When googleing sights worth seeing in Bratislava the Devin castle is the most recommended one. So far I've thought that the castle is far away but as it turns out it is located inside Bratislava borders and the distance is quite walkable. So, since the summer is showing no intentions of leaving we decided to have a nice Saturday-walk with some wine to the castle.

The leaves are turning yellow, which would indicate that autumn is here. But when temperature is around 22 degrees every day it is a bit weird to think that it's already mid-October. I don't mind, though! Not at all!

Who or what built that?

Devin is a nice little town at the foot of the castle, right by the Slovakia-Austria border. Looking at the houses there I would guess that the town is quite new; the houses were rather modern for Slovak standards. As many Slovak towns, Devin also has wine producers. What I love about the local wines is that they are often not made of grapes, but of berries. And they are really good! Some of them probably too sweet for many people, but they also have dry wines. 

The castle resides on a hill right above the Danube river, which has always been a strategically favourable place for a castle. The first "version" of the castle dates as far as the Neolithic times (= long long time ago). The border right in front of the castle has been quite influential in our time as well: it was the line between the Eastern Bloc and the West until 1989, also known as the Iron Curtain. 

The tiny watchtover, Maiden Tower, (picture below) is built separately from the main building and has been a source of multiple legends of women being locked up there and in their desperation jumping out with severe consequences.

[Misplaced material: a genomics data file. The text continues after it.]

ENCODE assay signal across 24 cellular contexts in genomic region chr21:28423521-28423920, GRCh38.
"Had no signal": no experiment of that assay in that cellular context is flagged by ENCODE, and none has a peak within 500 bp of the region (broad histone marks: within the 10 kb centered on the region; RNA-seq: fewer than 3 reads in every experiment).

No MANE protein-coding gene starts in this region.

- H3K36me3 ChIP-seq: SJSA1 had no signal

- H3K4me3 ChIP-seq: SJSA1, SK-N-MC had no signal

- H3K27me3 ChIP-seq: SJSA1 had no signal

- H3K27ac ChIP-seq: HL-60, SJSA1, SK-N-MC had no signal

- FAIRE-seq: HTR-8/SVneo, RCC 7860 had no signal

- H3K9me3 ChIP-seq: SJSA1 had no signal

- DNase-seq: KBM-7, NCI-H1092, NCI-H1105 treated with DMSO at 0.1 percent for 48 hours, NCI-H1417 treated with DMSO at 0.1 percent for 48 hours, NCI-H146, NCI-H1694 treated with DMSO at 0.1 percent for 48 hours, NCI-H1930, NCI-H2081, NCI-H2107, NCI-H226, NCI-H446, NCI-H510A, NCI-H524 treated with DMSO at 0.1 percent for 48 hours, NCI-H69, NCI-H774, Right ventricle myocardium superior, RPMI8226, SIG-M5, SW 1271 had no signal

Hundreads of people attempted to escape from the Eastern Bloc right there, in front of the castle, by climbing over a wall that existed along the river at that time. 400 of them were shot dead before reaching the freedom on the other side.

By this monument I was once again reminded of the horrible history that this country has had to endure until only few dozen years ago. My country could just as well have been one of the unfortunate ones that had to succumb under the Communist rule. The longer I live here and the more I learn about this country and the ones around it, the more I appreciate how lucky we in Finland have always been. We have never had to endure Communism, dictatorship, or other such monstrosities. 

It was a very nice and rather educational day-trip. The weather was absolutely perfect (not like last time when we walked to Pajstún in +32 degrees) and the company was great! On Sunday there was a hockey match, Jokerit from Finland against Slovan Bratislava. I so wanted to go see it but we were too late with the tickets. But we had lunch on a terrace and at the next table there came this group of tall, good-looking men who turned out to be Finnish ice-hockey players! The only one I recognized though, was Niklas Hagman. I wanted to go take a selfie with them but eventually decided not to...


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